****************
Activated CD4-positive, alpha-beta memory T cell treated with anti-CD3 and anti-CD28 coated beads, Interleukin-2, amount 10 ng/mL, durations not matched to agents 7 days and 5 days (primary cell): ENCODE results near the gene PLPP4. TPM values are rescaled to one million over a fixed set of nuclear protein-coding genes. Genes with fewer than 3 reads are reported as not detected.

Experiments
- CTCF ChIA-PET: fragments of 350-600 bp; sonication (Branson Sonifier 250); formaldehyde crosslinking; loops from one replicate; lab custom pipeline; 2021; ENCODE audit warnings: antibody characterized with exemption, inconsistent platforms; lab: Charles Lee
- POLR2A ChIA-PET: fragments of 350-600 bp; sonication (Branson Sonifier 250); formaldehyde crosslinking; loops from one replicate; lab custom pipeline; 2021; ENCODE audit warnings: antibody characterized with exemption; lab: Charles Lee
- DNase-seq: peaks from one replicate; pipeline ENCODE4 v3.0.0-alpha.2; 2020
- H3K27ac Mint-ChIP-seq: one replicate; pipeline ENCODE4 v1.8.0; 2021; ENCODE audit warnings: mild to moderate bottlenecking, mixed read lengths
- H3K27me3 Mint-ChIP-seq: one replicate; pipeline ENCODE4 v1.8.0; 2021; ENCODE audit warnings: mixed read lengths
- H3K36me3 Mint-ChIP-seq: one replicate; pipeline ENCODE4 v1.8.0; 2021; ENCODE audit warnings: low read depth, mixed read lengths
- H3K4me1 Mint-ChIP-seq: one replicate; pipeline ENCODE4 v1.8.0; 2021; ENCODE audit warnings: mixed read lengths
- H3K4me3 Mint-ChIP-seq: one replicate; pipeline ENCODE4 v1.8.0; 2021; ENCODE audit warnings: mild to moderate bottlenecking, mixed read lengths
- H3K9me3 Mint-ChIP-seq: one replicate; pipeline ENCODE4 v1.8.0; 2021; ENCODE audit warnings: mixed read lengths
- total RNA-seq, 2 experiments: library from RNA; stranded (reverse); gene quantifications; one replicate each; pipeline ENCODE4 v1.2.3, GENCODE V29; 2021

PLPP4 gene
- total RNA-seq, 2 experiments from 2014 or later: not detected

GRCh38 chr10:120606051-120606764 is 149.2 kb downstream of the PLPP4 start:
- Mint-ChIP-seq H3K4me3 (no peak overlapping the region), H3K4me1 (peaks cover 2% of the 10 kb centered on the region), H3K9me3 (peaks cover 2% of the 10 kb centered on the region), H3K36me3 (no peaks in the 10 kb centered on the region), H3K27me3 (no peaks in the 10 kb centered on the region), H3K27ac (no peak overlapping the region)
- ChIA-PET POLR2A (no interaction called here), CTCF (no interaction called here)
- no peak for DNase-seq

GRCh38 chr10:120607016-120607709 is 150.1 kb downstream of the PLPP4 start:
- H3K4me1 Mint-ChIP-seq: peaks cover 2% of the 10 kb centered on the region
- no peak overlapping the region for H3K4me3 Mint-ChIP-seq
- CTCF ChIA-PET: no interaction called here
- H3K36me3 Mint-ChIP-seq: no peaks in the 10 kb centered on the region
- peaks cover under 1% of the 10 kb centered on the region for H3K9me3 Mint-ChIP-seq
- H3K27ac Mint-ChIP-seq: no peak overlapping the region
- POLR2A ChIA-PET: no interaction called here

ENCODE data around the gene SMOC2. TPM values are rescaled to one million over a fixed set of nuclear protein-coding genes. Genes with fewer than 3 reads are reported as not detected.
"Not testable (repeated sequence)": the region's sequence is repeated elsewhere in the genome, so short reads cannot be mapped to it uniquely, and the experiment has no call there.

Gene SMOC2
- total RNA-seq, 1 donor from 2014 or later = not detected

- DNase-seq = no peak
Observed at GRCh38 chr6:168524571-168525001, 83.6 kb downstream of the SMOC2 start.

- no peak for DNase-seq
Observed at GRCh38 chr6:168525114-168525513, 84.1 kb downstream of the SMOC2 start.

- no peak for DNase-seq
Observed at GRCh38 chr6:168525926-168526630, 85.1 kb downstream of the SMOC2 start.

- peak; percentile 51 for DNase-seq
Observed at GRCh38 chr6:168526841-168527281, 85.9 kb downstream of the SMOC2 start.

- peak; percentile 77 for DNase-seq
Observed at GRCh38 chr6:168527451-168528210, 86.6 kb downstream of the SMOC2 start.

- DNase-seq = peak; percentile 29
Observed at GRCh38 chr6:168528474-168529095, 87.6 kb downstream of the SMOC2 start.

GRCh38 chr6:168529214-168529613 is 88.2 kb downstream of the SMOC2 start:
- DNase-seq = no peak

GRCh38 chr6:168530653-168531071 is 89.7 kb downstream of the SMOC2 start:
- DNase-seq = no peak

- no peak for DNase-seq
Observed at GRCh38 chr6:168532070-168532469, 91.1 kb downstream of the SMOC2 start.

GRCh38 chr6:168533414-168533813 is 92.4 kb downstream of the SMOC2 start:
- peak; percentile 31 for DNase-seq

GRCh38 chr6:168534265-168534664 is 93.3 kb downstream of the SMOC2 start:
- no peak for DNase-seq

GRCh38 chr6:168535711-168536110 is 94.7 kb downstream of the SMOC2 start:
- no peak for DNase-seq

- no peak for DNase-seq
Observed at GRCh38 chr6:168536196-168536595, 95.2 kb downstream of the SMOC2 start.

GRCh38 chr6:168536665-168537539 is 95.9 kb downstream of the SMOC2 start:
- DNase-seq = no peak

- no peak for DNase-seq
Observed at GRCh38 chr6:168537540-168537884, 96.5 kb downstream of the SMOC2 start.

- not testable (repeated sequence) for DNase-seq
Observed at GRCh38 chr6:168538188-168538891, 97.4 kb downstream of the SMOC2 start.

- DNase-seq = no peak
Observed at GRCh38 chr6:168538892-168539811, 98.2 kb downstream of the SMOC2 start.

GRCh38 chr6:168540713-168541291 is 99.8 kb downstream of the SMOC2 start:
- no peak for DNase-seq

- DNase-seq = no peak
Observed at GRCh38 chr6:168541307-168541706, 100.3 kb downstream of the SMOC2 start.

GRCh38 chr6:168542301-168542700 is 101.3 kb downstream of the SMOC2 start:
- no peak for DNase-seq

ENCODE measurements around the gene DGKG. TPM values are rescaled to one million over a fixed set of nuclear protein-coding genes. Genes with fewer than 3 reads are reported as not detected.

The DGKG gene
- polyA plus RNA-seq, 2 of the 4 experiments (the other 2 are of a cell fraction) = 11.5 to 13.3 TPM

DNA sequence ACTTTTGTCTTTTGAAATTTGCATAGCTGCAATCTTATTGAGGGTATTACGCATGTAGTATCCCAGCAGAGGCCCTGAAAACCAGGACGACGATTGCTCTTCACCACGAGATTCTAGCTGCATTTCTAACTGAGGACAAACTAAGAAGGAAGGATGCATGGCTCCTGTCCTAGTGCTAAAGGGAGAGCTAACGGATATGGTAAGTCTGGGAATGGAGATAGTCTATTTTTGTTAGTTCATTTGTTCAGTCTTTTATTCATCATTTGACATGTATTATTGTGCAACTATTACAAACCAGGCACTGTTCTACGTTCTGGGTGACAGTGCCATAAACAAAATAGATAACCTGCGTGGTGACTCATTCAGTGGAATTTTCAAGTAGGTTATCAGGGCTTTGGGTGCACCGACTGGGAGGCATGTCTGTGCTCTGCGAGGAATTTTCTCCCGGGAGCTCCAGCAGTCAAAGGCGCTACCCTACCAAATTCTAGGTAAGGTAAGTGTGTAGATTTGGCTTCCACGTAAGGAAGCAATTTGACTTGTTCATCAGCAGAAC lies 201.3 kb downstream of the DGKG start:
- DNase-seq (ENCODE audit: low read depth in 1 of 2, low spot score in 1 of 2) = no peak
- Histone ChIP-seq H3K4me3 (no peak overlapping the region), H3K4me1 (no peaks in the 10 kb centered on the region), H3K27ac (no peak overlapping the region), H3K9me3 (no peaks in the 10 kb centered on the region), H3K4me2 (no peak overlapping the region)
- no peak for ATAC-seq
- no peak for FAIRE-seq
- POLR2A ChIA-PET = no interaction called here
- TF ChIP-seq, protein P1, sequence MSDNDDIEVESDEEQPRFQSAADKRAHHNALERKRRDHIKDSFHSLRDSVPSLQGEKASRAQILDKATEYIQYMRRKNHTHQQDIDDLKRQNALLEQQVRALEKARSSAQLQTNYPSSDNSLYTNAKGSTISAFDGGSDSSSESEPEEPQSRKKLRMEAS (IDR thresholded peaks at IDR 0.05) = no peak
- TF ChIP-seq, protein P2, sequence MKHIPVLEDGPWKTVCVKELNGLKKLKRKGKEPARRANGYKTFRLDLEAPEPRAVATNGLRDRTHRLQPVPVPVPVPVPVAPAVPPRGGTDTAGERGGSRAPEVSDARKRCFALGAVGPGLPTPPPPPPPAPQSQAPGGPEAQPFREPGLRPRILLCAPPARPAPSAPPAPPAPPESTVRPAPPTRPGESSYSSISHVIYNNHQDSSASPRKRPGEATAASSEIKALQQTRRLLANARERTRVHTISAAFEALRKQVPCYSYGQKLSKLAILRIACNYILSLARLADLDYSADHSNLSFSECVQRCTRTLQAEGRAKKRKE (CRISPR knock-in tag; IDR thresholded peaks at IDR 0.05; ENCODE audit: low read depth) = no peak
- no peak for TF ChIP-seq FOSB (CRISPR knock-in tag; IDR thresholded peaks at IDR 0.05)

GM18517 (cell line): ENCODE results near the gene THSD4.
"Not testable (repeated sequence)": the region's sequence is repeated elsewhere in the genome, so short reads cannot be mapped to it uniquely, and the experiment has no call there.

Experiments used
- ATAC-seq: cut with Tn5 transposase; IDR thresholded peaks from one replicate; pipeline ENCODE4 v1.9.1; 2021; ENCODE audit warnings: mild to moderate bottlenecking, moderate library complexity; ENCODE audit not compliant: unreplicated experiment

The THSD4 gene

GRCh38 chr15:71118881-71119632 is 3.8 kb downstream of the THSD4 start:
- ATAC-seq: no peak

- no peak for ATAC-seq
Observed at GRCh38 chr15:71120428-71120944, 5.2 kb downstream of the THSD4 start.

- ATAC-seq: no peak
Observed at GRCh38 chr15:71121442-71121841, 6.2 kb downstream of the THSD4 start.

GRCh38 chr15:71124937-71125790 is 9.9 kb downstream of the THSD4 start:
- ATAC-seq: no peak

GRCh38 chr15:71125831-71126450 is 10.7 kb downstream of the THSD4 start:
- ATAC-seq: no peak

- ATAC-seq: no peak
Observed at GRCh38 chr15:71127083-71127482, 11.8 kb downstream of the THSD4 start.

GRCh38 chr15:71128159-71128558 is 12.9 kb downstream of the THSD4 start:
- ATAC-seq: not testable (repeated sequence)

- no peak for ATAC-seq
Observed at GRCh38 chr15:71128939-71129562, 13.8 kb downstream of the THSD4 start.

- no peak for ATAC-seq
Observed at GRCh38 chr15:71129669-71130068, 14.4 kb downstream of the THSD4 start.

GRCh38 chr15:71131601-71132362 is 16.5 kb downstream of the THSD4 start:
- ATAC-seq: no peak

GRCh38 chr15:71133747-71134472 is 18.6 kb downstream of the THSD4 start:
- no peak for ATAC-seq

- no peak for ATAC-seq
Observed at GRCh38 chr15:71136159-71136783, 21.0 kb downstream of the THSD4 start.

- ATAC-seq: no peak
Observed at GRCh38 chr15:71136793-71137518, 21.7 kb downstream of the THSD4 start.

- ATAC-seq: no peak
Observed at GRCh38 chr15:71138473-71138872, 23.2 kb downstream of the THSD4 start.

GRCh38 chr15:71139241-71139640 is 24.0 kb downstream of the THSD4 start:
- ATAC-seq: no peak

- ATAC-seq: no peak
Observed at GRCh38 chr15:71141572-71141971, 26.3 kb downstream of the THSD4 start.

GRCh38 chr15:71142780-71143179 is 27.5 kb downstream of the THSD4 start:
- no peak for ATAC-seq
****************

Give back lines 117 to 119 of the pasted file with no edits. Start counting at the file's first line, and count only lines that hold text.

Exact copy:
- ATAC-seq: no peak

- ATAC-seq: no peak
Observed at GRCh38 chr15:71141572-71141971, 26.3 kb downstream of the THSD4 start.